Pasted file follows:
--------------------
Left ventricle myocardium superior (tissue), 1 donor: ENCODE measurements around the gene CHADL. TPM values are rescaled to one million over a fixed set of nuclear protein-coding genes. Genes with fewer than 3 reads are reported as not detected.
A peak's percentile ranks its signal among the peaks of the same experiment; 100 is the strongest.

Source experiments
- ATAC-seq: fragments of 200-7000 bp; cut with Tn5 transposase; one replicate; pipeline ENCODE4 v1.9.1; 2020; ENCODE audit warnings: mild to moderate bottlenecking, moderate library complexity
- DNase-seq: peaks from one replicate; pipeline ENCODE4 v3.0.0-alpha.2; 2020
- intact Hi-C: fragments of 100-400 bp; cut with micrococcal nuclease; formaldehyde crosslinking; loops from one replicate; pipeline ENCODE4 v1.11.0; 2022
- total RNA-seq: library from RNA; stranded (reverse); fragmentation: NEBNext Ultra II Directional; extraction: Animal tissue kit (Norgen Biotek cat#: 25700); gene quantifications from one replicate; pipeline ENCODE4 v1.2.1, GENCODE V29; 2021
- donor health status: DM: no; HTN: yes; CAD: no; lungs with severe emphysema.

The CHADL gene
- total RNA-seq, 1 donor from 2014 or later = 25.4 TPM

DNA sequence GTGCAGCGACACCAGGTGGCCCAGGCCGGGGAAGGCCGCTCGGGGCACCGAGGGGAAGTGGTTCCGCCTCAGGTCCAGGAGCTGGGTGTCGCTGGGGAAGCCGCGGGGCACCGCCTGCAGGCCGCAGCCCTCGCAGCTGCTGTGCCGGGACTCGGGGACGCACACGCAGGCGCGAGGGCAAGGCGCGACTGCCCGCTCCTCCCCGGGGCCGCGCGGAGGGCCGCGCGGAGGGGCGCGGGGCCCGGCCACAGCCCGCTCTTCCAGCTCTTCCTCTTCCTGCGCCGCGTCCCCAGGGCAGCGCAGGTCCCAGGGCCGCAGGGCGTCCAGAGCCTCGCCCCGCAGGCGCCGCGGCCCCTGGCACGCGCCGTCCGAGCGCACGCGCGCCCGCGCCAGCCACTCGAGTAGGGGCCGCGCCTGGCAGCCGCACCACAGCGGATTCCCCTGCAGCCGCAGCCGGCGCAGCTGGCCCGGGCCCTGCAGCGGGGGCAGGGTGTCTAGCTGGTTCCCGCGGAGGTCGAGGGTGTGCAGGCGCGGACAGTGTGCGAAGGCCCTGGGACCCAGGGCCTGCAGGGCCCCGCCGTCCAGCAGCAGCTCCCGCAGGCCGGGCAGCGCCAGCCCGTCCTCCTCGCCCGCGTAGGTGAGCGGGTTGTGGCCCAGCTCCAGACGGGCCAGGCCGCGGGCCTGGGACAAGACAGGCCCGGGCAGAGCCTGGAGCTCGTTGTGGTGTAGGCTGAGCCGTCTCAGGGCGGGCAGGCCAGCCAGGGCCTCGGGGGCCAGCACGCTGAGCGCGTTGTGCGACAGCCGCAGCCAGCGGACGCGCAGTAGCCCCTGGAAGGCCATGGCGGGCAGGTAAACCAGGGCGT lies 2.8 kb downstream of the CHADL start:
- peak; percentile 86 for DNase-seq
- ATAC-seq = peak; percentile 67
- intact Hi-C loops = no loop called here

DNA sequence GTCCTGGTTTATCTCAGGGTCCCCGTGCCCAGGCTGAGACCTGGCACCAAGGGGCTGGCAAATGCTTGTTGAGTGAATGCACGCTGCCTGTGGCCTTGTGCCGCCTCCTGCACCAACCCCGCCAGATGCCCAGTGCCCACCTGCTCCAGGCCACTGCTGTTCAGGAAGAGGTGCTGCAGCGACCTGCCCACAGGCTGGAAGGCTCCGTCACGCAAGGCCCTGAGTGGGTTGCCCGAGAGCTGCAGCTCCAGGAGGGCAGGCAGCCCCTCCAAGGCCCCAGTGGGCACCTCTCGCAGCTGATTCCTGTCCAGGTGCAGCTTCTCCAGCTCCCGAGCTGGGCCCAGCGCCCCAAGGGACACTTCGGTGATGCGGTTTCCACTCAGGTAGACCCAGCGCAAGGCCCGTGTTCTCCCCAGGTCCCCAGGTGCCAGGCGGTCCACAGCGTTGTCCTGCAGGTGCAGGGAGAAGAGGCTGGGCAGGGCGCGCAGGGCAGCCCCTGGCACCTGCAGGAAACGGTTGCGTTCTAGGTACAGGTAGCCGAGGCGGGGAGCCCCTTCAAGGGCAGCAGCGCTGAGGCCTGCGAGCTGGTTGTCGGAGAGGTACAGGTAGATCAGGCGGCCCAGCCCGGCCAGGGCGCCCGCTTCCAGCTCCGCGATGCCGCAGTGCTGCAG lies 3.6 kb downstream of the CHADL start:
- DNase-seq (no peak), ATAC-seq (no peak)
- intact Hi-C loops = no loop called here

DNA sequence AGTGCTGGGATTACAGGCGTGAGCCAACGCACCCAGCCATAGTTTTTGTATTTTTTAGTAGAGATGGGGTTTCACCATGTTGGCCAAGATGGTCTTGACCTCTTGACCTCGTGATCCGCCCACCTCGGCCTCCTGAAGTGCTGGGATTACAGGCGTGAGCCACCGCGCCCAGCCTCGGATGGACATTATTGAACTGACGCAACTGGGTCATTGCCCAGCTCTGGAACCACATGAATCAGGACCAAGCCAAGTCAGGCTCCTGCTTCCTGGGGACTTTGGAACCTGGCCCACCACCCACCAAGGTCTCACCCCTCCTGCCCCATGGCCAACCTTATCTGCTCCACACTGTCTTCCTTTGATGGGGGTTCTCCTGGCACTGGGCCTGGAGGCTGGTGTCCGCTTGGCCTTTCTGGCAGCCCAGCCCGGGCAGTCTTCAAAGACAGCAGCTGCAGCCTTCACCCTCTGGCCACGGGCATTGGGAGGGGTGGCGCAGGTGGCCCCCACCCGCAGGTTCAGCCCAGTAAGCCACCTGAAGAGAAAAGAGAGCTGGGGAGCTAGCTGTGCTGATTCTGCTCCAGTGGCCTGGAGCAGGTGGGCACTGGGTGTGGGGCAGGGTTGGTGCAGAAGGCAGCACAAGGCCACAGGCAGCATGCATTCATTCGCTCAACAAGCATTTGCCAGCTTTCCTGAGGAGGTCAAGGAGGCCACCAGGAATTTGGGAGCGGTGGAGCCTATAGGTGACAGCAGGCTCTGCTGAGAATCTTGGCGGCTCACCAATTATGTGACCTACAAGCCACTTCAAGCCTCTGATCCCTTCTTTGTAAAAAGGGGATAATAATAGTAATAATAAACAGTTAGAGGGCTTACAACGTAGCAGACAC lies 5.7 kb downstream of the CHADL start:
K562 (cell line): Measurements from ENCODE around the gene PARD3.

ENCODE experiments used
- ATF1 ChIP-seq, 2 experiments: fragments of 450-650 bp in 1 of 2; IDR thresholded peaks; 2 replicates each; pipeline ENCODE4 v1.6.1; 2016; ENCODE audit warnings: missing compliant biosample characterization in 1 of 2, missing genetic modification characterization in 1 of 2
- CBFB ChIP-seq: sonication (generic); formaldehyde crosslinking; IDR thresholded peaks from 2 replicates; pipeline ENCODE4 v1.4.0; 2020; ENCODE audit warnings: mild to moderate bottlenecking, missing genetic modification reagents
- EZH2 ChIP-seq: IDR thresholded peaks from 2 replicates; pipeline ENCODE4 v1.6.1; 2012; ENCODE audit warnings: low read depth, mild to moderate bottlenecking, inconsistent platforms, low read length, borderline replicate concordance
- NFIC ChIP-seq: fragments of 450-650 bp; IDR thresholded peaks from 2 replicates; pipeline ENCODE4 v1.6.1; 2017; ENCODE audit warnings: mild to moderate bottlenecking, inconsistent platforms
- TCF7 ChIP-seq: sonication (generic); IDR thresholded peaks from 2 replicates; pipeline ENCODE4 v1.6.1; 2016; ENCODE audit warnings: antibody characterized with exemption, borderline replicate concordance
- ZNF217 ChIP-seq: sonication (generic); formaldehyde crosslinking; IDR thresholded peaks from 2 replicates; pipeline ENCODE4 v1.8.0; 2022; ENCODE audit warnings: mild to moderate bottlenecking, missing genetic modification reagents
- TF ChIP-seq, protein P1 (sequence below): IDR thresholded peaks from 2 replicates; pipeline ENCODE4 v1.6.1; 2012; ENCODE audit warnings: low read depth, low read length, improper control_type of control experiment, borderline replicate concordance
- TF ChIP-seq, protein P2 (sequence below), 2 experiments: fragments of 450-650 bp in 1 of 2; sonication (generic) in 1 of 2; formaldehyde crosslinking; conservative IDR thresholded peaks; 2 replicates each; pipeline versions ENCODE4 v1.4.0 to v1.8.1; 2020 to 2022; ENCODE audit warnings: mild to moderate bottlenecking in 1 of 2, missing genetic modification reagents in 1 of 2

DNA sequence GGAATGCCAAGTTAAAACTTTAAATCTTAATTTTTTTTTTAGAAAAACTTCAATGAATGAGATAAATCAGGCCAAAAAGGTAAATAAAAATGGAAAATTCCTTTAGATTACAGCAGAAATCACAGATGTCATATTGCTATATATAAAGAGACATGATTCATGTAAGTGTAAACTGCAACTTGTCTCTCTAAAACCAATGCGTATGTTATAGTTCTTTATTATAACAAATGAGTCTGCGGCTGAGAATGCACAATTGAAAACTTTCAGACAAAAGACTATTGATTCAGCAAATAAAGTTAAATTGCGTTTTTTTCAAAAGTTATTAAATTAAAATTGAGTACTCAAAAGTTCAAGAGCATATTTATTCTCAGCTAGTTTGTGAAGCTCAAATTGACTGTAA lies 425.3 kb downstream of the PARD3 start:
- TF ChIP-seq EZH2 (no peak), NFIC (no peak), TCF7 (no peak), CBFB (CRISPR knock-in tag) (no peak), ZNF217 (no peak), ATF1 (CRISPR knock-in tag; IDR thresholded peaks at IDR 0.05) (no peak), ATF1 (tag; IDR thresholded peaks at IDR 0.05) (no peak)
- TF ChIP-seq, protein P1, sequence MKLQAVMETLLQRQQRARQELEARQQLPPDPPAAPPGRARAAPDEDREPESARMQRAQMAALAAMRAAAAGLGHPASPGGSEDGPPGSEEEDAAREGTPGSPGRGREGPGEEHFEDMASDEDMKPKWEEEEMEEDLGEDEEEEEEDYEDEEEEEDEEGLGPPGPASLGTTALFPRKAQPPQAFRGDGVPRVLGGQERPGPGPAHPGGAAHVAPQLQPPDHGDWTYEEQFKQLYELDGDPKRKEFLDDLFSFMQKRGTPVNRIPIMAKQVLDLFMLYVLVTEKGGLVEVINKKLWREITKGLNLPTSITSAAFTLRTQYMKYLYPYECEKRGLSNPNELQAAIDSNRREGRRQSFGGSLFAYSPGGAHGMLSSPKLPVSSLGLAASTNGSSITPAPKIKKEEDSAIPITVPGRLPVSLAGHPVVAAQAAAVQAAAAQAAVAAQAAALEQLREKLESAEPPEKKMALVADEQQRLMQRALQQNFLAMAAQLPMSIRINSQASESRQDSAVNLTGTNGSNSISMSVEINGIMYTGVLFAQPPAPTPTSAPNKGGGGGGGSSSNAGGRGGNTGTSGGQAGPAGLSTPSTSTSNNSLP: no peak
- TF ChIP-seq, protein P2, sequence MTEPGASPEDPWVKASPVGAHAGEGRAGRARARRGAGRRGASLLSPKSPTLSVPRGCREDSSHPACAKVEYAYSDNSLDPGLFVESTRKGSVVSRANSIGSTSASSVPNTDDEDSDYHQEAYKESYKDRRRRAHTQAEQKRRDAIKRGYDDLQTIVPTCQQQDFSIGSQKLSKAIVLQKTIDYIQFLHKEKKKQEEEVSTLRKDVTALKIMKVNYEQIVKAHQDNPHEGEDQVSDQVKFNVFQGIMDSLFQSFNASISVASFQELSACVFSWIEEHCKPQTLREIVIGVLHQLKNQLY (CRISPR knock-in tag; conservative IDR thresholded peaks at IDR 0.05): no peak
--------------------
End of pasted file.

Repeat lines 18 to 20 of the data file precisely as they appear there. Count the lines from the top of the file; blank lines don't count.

DNA sequence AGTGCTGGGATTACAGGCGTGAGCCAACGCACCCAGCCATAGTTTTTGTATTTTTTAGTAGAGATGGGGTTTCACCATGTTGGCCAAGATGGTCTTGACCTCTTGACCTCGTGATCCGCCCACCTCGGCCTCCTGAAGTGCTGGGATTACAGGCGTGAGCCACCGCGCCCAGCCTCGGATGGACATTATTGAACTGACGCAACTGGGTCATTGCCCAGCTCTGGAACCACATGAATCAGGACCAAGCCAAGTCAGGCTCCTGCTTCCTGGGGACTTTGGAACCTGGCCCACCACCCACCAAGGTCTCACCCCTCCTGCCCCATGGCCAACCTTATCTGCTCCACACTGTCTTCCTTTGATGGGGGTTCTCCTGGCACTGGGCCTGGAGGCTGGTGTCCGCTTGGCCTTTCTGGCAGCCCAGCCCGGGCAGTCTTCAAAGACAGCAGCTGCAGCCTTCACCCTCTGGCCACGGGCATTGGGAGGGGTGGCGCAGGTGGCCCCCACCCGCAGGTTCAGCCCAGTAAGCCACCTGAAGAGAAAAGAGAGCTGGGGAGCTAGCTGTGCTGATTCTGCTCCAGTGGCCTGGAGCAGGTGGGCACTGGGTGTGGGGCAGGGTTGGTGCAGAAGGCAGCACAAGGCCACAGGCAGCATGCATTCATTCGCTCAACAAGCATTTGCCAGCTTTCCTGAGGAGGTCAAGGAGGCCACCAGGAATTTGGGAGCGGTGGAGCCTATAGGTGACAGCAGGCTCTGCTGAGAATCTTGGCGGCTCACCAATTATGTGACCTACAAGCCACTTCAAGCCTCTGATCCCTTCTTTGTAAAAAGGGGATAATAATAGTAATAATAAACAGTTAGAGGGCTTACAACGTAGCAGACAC lies 5.7 kb downstream of the CHADL start:
K562 (cell line): Measurements from ENCODE around the gene PARD3.

ENCODE experiments used